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December 31, 2018

Rare Photographs of a Young and Beautiful Rosemary Kennedy Before She Was Lobotomized

Rosemary Kennedy (September 13, 1918 – January 7, 2005) was the first daughter of Rose and Joseph Kennedy. During Rosemary’s birth, Rose went into labor very quickly, and Rosemary entered the birth canal before the doctor arrived. A nurse told Rose to keep her legs closed to prevent her from giving birth until the doctor showed up. This cut off the oxygen to Rosemary’s brain and likely led to her intellectual disabilities. After a fairly quiet childhood, Rosemary began to have violent mood swings. She also had gait issues, including an infamous stumble in front of the King of England.

Throughout her teens, Rosemary never made it past a fourth grade reading or writing level and was shown to have an IQ somewhere between 60 and 70. By the time she was 23, her father, Joe Kennedy, had decided that what she needed was a frontal lobotomy. It was thought he was afraid his daughter might embarrass him and his son and hurt their chances in politics.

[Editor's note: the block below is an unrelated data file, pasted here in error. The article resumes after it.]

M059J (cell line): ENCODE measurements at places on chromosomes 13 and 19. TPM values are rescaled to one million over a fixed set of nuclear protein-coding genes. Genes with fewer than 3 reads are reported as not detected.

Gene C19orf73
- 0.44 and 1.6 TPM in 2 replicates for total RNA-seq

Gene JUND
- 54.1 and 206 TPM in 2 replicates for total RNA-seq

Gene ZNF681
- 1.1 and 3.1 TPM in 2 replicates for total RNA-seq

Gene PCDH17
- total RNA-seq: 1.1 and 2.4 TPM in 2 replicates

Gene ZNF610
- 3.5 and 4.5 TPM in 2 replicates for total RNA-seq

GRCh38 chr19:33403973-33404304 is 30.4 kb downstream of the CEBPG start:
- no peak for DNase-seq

Prior to the procedure, Rosemary was described as being absolutely adoring of her brothers, especially Jack, but she could fly into a rage if she didn’t get her way. One night when she was caught sneaking out of the house, she erupted in a violent tantrums that would soon turn to seizures.

In November 1941, Dr. Walter Freeman performed the surgery with Dr. James Watts, and they sliced away at the young woman’s frontal lobe until the left side of her body was partially paralyzed.

After the surgery Rosemary was sent off to a mental institution where she had to relearn how to brush her teeth, walk, and dress herself. The bubbly and sometimes volcanically angry young woman was replaced with someone who was just above an invalid, who could only grunt, shriek, or scream. Tragically, she could no longer even recognize her beloved brothers.

The Kennedy family essentially erased her from their public profile, and her lobotomy wasn’t made public for 20 years. She died in 2005 of natural causes.



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